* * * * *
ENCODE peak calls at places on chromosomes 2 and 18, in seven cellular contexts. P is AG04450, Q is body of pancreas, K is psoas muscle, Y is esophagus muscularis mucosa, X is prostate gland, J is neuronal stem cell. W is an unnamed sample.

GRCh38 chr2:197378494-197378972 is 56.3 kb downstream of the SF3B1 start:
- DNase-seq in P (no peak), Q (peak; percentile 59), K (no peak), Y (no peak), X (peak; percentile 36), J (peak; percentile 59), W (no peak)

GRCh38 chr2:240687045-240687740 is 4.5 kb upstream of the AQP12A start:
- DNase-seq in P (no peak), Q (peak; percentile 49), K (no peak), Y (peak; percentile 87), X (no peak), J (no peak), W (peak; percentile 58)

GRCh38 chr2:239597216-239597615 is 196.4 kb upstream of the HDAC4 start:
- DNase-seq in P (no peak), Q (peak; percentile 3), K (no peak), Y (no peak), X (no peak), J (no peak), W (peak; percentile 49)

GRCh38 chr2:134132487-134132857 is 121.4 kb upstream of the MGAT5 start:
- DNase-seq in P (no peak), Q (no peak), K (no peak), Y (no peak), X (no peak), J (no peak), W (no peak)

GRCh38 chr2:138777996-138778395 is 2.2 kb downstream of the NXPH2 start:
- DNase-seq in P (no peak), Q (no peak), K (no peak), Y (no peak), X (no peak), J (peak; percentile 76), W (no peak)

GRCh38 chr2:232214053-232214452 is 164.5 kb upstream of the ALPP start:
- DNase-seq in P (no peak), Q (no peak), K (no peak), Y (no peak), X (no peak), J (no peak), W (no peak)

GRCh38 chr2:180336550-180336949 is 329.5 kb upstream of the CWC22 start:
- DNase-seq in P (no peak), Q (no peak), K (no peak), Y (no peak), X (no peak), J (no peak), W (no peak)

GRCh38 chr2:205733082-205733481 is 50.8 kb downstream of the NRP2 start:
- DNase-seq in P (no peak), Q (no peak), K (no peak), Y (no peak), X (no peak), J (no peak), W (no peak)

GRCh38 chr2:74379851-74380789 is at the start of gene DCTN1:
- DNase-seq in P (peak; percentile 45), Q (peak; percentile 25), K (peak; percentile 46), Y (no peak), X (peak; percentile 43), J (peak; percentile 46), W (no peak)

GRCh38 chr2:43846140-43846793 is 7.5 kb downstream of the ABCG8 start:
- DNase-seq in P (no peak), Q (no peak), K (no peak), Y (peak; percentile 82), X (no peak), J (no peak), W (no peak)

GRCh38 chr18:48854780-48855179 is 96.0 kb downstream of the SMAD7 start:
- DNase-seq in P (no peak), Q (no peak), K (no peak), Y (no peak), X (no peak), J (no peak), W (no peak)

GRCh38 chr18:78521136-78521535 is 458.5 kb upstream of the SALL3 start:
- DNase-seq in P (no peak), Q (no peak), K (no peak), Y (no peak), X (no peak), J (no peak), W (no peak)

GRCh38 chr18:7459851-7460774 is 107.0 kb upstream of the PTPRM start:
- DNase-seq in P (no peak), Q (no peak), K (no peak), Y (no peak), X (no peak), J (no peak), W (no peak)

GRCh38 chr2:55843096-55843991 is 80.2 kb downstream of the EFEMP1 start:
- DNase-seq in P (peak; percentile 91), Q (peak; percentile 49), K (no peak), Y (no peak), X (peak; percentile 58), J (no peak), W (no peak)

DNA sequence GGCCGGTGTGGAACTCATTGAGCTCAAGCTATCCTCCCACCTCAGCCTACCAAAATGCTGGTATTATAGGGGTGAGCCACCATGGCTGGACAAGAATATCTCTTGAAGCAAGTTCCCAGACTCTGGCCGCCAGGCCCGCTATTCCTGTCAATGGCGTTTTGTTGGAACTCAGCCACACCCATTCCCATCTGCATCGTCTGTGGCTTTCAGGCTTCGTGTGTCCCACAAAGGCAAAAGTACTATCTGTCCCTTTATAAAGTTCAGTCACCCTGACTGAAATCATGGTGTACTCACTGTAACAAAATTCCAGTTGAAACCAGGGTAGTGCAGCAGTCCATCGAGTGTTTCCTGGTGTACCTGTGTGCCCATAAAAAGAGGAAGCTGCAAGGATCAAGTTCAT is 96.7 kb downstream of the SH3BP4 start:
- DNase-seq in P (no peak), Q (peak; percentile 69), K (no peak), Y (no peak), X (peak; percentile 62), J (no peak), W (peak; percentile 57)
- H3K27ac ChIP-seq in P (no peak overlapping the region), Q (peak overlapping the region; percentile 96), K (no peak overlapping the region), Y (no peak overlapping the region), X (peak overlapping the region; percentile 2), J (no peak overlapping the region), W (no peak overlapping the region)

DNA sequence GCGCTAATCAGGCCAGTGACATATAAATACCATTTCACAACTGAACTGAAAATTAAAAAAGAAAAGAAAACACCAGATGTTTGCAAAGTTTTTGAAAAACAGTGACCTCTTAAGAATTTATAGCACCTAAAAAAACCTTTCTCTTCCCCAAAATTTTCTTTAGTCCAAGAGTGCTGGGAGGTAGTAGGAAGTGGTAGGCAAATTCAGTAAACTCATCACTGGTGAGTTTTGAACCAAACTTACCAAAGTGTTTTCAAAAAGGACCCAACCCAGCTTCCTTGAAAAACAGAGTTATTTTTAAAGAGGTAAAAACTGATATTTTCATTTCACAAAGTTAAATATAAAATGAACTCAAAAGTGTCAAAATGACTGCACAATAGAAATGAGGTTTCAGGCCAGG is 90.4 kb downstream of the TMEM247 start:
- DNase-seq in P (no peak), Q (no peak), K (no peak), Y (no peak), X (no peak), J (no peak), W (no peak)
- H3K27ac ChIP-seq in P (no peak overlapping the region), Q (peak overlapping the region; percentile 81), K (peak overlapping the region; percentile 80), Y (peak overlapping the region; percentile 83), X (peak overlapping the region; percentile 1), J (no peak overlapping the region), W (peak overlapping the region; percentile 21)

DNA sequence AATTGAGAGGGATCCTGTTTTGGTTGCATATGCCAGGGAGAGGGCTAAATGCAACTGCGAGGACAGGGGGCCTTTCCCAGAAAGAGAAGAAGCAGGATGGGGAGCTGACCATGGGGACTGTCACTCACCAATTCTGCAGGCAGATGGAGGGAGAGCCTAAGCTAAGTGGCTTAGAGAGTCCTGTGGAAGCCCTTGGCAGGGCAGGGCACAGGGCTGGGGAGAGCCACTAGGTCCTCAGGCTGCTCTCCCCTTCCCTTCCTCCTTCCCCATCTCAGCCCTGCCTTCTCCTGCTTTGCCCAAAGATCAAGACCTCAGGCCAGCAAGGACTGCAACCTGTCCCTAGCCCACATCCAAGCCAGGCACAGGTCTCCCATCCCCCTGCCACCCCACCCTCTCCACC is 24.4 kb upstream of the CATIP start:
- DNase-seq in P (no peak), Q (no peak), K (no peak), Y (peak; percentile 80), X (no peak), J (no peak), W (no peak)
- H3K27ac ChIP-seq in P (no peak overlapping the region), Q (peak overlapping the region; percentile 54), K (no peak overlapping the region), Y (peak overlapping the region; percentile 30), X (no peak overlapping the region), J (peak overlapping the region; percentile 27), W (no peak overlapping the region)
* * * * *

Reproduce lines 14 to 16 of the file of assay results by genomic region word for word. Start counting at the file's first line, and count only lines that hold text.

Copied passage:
GRCh38 chr2:180336550-180336949 is 329.5 kb upstream of the CWC22 start:
- DNase-seq in P (no peak), Q (no peak), K (no peak), Y (no peak), X (no peak), J (no peak), W (no peak)

GRCh38 chr2:205733082-205733481 is 50.8 kb downstream of the NRP2 start: